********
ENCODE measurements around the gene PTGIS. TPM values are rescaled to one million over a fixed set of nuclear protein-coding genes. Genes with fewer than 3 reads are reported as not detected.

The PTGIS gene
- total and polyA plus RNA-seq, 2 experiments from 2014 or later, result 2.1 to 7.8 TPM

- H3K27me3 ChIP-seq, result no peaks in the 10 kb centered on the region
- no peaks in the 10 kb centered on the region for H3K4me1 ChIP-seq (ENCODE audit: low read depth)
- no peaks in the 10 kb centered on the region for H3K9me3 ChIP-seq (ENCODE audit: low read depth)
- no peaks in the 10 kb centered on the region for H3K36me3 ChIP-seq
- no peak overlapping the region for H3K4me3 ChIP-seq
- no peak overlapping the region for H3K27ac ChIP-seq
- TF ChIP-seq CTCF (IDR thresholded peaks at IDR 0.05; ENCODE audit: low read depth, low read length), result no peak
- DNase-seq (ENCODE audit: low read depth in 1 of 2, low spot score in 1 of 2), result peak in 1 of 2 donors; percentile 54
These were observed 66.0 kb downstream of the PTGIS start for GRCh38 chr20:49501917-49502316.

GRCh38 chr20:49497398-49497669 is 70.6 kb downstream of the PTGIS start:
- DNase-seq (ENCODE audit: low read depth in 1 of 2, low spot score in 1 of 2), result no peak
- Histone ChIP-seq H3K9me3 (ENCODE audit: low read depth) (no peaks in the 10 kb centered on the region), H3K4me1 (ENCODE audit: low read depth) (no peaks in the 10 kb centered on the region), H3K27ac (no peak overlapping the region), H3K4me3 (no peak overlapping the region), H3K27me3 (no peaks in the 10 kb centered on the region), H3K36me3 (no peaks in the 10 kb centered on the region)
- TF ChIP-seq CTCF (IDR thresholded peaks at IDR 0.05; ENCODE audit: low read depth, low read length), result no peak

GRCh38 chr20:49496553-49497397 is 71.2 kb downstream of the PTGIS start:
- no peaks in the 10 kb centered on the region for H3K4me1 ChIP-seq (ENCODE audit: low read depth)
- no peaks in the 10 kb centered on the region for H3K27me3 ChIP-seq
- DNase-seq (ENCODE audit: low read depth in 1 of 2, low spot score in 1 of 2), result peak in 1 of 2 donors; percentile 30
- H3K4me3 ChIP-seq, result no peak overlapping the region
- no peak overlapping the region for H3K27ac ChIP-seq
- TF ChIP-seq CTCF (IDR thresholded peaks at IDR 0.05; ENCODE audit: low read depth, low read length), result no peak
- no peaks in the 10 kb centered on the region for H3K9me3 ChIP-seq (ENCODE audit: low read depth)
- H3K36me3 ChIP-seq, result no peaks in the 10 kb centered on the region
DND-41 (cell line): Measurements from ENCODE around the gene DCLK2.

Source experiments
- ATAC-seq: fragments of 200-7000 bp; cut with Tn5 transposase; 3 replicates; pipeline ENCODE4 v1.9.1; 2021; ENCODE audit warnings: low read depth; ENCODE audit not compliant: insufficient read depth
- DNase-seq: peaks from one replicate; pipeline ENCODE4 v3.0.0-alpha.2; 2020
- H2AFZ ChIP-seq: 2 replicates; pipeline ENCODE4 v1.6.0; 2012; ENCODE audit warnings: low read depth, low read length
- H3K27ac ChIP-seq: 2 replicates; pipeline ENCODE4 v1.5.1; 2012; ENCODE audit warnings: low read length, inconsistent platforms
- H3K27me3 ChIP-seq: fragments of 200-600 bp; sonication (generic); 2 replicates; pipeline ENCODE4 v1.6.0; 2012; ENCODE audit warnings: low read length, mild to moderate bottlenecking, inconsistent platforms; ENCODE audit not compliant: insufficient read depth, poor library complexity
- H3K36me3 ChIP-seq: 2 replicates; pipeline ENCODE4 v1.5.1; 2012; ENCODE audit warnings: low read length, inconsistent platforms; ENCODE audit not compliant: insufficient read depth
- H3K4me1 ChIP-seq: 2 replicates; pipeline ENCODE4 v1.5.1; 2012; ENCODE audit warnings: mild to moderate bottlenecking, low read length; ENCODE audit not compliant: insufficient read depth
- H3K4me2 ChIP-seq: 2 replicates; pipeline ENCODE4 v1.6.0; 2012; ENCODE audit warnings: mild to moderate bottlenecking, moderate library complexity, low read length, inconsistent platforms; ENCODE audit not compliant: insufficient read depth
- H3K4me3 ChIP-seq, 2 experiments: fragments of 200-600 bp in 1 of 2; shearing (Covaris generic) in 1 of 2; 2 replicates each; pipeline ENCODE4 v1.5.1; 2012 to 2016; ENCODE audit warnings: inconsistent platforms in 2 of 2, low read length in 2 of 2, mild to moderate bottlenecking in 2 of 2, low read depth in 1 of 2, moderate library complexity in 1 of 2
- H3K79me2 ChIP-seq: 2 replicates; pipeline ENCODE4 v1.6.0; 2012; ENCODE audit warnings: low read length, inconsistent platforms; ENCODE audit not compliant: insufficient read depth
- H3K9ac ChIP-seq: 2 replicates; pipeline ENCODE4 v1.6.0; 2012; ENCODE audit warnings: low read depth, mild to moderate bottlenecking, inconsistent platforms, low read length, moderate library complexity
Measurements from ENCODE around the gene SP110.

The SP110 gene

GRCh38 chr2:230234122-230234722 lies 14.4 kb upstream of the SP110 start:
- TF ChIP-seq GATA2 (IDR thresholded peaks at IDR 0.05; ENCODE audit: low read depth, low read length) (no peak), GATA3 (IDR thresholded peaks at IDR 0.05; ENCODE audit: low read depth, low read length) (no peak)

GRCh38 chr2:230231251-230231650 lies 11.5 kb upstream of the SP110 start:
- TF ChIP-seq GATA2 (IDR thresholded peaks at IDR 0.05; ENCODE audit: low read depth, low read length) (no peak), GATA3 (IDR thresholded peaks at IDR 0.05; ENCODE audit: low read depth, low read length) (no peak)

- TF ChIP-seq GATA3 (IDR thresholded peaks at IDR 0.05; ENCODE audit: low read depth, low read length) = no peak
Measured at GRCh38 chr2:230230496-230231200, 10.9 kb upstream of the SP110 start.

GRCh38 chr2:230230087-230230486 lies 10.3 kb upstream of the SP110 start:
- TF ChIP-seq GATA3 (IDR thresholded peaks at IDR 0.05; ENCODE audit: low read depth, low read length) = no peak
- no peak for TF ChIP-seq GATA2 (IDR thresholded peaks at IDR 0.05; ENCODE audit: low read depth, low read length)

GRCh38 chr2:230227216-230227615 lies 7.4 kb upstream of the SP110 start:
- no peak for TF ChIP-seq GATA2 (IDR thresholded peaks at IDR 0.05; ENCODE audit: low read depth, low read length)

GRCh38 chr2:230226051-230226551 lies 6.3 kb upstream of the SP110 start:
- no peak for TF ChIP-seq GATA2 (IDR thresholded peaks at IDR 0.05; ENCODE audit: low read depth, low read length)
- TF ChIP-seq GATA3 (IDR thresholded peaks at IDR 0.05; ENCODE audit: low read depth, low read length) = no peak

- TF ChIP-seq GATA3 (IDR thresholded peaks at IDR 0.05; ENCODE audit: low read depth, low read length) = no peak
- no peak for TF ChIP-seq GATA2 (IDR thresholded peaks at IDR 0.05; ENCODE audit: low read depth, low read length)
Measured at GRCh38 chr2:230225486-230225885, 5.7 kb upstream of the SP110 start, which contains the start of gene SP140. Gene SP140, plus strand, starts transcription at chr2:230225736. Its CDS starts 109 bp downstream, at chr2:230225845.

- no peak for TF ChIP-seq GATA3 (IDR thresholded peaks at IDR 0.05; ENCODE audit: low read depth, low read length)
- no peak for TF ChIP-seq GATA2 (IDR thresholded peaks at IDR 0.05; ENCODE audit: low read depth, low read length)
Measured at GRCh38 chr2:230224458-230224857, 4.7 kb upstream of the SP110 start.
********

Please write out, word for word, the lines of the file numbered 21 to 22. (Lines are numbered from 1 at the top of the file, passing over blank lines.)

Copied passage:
- H3K4me3 ChIP-seq, result no peak overlapping the region
- no peak overlapping the region for H3K27ac ChIP-seq